First in Jerusalem, then in all of Judea, the region surrounding Jerusalem, then in the neighboring region of Samaria, and then to the remotest part of the earth.
It’s like ripples in a pond where a rock has been thrown. Just as the ripples spread farther and farther away from the center, so was the witness of Jesus’ disciples to spread into the world.
But something had failed to take place: The disciples had failed to move outside of Jerusalem. They were comfortable where they were.
Winning converts to Christ in the context of a culture steeped in Judaism certainly wasn’t easy, but it was easier than facing the challenges of doing so while having to overcome the cultural differences that would face them as they moved into areas where Jews were the outsiders.
So God used the persecution and the scattering to help the new church begin to accomplish the greater mission that it had been given. They were comfortable where they were, but comfortable is not what He had called them to be.
Now, there’s a lesson here for us that I want to be sure we don’t miss.
It’s easy for us to get comfortable within the walls of this building. It’s easy for us to love the fellowship we have here. It’s easy for us to fall into the trap of thinking that our “Christian duty” is to come to church on Sundays, maybe to join the Zoom Bible study on Wednesdays, even to read our Bibles and pray and tithe. And all of those things are certainly right and proper for Christians to do.
But those things are not the end of the matter for Christians. Those things are not the thing that Christ commissioned all believers to do when He said to go and make disciples of all the nations.
We do not go by sitting here in these chairs once a week. We do not make disciples by even the most diligent Bible study. We make disciples by going and telling. We make disciples by sharing the good news of a savior, Jesus Christ, who died and rose again so that those who believe in Him could have eternal life.
And notice in these verses who it was who went and told. The apostles stayed in Jerusalem, and others in the church were scattered, and while those people were going from Jerusalem, they preached the word to those whom they encountered.
Surely, the apostles continued to preach the word, but they had also equipped the other believers to do the same, and those believers felt an obligation to do just that.
Blessed by the grace of God to have been saved through their faith in Jesus, they wanted to share that blessing with others.
We are blessed so that we can bless others.
Now, let’s pick the narrative back up in verse 5.
Philip went down to the city of Samaria and began proclaiming Christ to them. The crowds with one accord were giving attention to what was said by Philip, as they heard and saw the signs which he was performing. For in the case of many who had unclean spirits, they were coming out of them shouting with a loud voice; and many who had been paralyzed and lame were healed. So there was much rejoicing in that city.
So, here we see Philip, one of those who had been scattered because of the persecution in Jerusalem, going into Samaria and proclaiming Christ to the people of that region.
And there are five observations we can make about Philip that will help us as we seek to follow his example of sharing Christ with the lost.
First, he was seasoned in service.
To see that, we have to go back to where we first meet Philip the Evangelist, back in chapter 6, where the apostles determined that they needed help in meeting the needs of the many widows within the growing church.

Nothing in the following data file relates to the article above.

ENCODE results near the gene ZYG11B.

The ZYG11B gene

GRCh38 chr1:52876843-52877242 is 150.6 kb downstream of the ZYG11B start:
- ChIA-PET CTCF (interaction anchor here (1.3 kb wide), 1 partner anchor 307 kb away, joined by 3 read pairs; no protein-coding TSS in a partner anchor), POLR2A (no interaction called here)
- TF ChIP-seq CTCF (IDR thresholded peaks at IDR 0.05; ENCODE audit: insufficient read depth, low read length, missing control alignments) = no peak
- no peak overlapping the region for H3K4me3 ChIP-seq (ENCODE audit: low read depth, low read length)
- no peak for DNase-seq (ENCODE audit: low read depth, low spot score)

So the twelve summoned the congregation of the disciples and said, “It is not desirable for us to neglect the word of God in order to serve tables. “Therefore, brethren, select from among you seven men of good reputation, full of the Spirit and of wisdom, whom we may put in charge of this task. “But we will devote ourselves to prayer and to the ministry of the word.” The statement found approval with the whole congregation; and they chose Stephen, a man full of faith and of the Holy Spirit, and Philip, Prochorus, Nicanor, Timon, Parmenas and Nicolas, a proselyte from Antioch. And these they brought before the apostles; and after praying, they laid their hands on them.
Now, this reference to serving tables is the first time in Scripture where we see the term diakoneo. It’s the Greek word from which we get the word “deacon.” Deacons are servants of the church.
And here we get some of the qualifications of deacons — among them, that they be full of the Spirit and of wisdom.
There is a sense in which deacons are leaders of the church, because they are men and women who are full of faith, who walk in the Spirit and not in the flesh, and who are wise. But the true calling of a deacon is to be a servant.
And so, Philip was seasoned in service. He had spent time serving the needs of those who were under his care.
In our study of the Book of 1 John, we talked a lot about loving one another, and you may recall that — at least within the context of that letter — the commandment to love one another was specific to loving brothers and sisters in Christ.
The idea there was that, as Jesus had said before, the world would know we are His followers by our love for one another.
But I think there’s a bigger point that connects what we learned in 1 John to this study of evangelism. We cannot truly love those outside of the family of God until we can truly love those WITHIN the family of God.
As Philip performed his service as a deacon in the Jerusalem church, he demonstrated that he loved his brothers and sisters in Christ, and he probably learned much that would serve him as he ministered to those outside of the family of God.